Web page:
Nowadays, modern FDA approved scleral lenses, that we use in our Scranton practice, are designed and crafted with precise technology, new materials and computer-driven lathes. This leads to a higher level of safety and comfort. Contemporary sclerals have a high oxygen permeability, which reduces the risk of eye complications. Patients with keratoconus can have crystal-clear vision along with protection of the sensitive corneal surface. Scleral contacts tend to have less complications due to their extreme comfort, moisture retention, ability to block allergens, and their tendency to stay in place.
What happens during a fitting for scleral lenses?
Our eye doctor will map your cornea using advanced corneal topography equipment. This generates a detailed diagram of your cornea, which is used to make customized scleral contact lenses. We equip our Scranton office with the newest technologies in order to ensure an efficient eye care experience and lenses that fit you perfectly.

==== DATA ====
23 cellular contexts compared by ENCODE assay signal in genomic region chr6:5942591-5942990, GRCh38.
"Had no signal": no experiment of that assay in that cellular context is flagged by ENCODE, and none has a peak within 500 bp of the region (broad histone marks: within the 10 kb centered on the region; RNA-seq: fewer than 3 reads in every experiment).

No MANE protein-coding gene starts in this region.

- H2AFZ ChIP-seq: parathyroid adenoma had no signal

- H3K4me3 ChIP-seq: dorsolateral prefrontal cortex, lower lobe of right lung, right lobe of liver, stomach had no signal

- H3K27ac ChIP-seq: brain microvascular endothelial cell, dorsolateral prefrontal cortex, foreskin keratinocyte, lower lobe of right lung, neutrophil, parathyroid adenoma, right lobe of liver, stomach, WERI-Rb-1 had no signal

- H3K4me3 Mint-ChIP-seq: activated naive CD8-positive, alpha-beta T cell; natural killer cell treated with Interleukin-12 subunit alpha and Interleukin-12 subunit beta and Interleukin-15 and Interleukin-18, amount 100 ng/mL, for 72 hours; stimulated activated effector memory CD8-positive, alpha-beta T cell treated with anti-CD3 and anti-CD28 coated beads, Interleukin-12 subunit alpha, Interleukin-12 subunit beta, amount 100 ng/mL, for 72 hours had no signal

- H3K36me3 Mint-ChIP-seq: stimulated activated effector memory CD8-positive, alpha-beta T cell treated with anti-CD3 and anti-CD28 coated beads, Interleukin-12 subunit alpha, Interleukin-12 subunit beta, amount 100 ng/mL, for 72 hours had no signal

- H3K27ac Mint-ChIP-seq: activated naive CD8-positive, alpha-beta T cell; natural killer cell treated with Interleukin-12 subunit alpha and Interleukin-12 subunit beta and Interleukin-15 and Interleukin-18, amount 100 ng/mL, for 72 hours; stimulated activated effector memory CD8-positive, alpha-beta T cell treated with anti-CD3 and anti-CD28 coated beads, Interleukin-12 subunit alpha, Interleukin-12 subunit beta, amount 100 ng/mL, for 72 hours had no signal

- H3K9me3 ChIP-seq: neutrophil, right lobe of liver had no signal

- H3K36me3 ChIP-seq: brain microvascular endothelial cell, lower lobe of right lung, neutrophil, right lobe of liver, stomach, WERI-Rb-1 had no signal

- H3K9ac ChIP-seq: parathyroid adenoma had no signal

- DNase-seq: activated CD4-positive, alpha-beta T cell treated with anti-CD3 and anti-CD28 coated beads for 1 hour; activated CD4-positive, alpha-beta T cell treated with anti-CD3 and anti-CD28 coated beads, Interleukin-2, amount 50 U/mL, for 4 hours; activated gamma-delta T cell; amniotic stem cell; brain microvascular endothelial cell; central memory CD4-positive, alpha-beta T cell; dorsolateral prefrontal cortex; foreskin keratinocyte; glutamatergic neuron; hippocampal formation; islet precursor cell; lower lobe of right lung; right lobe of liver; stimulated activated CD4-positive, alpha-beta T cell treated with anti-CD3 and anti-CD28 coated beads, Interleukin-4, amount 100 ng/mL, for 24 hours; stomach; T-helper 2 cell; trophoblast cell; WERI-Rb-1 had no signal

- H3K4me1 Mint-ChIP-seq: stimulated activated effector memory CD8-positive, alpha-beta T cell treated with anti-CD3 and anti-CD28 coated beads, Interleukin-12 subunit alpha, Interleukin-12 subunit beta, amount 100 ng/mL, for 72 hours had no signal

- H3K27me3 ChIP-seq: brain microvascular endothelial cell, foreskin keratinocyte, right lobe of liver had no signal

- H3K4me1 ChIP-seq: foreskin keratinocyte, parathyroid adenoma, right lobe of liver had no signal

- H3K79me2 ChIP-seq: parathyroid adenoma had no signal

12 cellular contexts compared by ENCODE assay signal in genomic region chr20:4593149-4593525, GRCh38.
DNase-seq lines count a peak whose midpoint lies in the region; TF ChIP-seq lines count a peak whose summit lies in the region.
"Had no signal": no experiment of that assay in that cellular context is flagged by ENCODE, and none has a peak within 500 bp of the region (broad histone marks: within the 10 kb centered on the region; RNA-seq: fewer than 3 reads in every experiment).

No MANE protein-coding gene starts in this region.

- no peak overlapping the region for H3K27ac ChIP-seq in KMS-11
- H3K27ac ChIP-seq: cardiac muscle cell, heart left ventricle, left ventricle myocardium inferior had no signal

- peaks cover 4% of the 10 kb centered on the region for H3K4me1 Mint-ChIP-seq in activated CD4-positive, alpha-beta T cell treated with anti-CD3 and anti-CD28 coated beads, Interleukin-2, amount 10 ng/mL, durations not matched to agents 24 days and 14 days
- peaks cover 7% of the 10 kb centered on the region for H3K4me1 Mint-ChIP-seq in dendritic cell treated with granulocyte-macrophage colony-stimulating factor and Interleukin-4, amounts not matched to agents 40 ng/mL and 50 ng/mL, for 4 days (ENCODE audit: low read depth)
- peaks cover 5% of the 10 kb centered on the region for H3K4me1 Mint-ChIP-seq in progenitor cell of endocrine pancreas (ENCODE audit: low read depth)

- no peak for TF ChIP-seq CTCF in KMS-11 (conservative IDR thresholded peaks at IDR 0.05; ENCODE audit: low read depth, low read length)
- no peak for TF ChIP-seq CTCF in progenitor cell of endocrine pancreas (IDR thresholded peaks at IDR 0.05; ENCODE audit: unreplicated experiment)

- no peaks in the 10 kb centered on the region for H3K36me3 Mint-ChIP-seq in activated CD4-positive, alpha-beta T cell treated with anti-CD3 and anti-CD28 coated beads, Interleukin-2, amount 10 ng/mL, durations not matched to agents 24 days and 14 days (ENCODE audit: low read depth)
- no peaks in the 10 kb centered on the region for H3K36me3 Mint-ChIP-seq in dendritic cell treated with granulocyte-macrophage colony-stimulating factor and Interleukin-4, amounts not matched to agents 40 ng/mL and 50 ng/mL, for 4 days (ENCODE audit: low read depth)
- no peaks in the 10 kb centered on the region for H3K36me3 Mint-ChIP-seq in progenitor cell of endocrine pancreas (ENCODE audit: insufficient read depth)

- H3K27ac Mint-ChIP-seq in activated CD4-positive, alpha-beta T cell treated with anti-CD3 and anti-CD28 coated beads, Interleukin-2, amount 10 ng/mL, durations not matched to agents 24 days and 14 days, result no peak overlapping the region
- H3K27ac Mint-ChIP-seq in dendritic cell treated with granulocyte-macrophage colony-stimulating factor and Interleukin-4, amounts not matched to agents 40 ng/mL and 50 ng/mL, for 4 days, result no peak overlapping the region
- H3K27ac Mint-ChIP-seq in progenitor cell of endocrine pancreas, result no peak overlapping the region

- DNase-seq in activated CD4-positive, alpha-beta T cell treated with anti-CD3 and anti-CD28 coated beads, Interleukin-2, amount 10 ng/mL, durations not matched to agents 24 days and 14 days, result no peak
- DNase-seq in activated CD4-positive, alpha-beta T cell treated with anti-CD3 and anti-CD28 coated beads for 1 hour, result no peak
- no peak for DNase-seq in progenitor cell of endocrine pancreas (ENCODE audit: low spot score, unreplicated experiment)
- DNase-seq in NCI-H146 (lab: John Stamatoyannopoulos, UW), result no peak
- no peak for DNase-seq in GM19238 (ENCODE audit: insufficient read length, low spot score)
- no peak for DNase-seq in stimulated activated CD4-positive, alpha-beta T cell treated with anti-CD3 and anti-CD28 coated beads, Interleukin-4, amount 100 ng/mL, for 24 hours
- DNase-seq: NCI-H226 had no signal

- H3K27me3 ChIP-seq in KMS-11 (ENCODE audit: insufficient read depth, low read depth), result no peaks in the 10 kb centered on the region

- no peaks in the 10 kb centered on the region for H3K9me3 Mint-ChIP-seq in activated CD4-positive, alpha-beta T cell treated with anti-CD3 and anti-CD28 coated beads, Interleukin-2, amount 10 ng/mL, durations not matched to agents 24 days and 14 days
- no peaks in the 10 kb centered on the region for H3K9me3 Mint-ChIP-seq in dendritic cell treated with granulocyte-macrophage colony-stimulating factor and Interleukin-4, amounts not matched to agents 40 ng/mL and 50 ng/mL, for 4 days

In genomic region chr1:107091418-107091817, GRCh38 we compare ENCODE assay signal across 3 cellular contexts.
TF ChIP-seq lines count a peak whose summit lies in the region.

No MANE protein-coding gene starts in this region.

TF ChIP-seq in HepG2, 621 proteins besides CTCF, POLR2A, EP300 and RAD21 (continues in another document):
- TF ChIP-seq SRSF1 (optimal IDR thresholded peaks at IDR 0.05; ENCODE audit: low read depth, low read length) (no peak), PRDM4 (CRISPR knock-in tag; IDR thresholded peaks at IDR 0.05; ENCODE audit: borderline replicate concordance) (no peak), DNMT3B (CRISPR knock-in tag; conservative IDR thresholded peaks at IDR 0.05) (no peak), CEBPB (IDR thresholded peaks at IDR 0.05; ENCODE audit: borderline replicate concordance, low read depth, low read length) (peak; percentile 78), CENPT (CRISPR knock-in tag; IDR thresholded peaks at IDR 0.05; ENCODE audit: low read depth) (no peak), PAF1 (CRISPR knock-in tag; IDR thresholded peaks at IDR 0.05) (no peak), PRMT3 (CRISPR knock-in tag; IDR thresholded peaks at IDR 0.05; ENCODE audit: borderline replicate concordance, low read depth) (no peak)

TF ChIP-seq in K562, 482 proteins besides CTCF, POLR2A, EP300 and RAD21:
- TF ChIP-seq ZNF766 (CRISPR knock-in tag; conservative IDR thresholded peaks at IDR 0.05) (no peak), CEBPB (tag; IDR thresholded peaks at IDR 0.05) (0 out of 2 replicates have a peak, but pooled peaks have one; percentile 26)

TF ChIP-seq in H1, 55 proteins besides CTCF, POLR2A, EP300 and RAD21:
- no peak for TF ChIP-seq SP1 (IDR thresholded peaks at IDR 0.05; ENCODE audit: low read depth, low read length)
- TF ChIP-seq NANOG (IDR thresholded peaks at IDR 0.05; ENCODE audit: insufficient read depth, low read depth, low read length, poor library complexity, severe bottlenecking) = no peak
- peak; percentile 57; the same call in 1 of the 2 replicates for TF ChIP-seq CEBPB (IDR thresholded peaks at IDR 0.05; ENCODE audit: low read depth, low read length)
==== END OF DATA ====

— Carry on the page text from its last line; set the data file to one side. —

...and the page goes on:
Scleral Lenses For Irregular Corneas
Effective Treatment for Irregular Corneas
An irregular cornea generally causes problems or limitations with vision, and can be more complicated to correct with standard eyeglasses or contact lenses. If eyeglasses and regular contact lenses aren’t helping you see clearly due to an irregular cornea, scleral lenses may be the perfect solution to give you sharp, comfortable vision. Our Scranton, PA Eye doctors will evaluate your cornea using first-rate skill and the latest optometric technology. If we find that you are a good candidate for treatment with scleral lenses, we’ll fit you expertly with a pair of these premium, specialized contacts.
What causes irregular corneas?
A large variety of causes may be responsible for irregular corneas. Some of the most common culprits include:
- Prior eye surgeries, such as LASIK or cataracts
- Eye injuries or burns
- Scarring after an eye infection
- Corneal ulcers
- Severe cases of dry eye
- Congenital defect
- Pterygium (conjunctival degeneration)
- Pellucid marginal degeneration